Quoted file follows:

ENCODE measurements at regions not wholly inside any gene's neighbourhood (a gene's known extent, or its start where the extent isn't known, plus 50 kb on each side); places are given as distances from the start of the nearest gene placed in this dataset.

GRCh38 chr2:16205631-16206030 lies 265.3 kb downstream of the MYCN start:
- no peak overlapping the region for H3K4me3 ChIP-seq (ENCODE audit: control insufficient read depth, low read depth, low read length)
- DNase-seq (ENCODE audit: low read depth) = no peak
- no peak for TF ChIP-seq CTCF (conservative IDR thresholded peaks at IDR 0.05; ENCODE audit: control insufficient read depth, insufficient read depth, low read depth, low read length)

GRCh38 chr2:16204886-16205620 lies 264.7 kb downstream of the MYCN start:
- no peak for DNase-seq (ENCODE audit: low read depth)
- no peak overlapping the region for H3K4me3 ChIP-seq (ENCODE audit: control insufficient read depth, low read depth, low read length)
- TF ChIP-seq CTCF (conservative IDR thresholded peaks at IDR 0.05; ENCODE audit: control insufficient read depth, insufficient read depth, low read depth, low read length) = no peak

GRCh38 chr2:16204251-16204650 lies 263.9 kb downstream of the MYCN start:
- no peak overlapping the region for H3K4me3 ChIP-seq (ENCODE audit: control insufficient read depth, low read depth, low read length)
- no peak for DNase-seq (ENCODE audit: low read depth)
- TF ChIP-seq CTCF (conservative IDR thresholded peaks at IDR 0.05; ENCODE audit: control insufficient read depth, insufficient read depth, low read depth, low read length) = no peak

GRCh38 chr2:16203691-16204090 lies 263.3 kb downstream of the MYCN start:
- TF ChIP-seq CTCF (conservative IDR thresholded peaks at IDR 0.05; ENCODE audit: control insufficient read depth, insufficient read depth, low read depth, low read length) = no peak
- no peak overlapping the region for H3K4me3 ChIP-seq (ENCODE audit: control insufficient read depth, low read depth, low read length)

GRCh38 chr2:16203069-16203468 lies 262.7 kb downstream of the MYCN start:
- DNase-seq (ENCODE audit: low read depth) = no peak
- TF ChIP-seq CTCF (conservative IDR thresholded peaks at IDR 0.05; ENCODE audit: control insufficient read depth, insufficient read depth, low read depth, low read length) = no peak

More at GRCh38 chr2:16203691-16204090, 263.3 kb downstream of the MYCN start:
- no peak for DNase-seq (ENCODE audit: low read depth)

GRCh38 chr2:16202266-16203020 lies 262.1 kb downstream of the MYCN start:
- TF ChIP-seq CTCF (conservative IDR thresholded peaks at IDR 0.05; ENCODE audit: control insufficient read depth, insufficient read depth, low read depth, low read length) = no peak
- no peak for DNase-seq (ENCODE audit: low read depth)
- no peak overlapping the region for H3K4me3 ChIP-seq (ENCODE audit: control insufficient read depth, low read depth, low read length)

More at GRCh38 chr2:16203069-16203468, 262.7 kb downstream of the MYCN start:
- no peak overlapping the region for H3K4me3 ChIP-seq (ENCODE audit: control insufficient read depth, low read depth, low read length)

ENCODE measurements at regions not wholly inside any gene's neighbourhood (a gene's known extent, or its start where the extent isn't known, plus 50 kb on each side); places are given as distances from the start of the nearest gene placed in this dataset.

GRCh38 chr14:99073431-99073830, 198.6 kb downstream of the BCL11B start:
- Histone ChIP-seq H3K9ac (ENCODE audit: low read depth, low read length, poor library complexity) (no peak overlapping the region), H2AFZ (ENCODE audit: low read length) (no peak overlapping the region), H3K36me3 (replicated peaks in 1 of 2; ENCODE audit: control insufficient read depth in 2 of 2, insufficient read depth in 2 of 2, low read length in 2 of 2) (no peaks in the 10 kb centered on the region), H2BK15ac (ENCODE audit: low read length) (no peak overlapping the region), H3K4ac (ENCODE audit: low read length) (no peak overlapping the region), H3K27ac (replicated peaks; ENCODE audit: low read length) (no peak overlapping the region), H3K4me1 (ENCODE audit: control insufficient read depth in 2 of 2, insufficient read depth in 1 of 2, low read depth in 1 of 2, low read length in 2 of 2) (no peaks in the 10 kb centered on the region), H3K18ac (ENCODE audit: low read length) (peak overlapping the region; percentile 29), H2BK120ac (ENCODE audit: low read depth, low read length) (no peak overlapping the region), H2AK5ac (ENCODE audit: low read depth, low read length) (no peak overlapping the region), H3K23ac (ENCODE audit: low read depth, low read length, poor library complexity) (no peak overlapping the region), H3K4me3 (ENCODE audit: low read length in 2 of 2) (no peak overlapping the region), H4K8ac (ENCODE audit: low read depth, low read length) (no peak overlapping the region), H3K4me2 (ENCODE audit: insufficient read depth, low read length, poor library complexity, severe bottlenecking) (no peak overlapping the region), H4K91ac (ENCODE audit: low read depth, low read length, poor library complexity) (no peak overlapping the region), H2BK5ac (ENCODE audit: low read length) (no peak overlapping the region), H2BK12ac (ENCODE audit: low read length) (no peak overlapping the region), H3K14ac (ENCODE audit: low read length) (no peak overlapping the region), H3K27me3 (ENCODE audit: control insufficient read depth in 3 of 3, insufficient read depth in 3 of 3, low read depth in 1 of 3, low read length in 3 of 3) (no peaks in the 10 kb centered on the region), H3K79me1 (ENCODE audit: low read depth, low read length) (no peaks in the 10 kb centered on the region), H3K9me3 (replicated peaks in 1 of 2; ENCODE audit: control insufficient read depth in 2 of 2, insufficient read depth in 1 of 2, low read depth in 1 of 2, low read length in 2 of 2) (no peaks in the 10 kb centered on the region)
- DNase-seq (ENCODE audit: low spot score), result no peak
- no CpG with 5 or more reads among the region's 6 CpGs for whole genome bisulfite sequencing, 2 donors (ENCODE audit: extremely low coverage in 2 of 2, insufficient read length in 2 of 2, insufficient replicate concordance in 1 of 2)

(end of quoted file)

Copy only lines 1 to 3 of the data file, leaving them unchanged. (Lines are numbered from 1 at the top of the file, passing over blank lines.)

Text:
ENCODE measurements at regions not wholly inside any gene's neighbourhood (a gene's known extent, or its start where the extent isn't known, plus 50 kb on each side); places are given as distances from the start of the nearest gene placed in this dataset.

GRCh38 chr2:16205631-16206030 lies 265.3 kb downstream of the MYCN start:
- no peak overlapping the region for H3K4me3 ChIP-seq (ENCODE audit: control insufficient read depth, low read depth, low read length)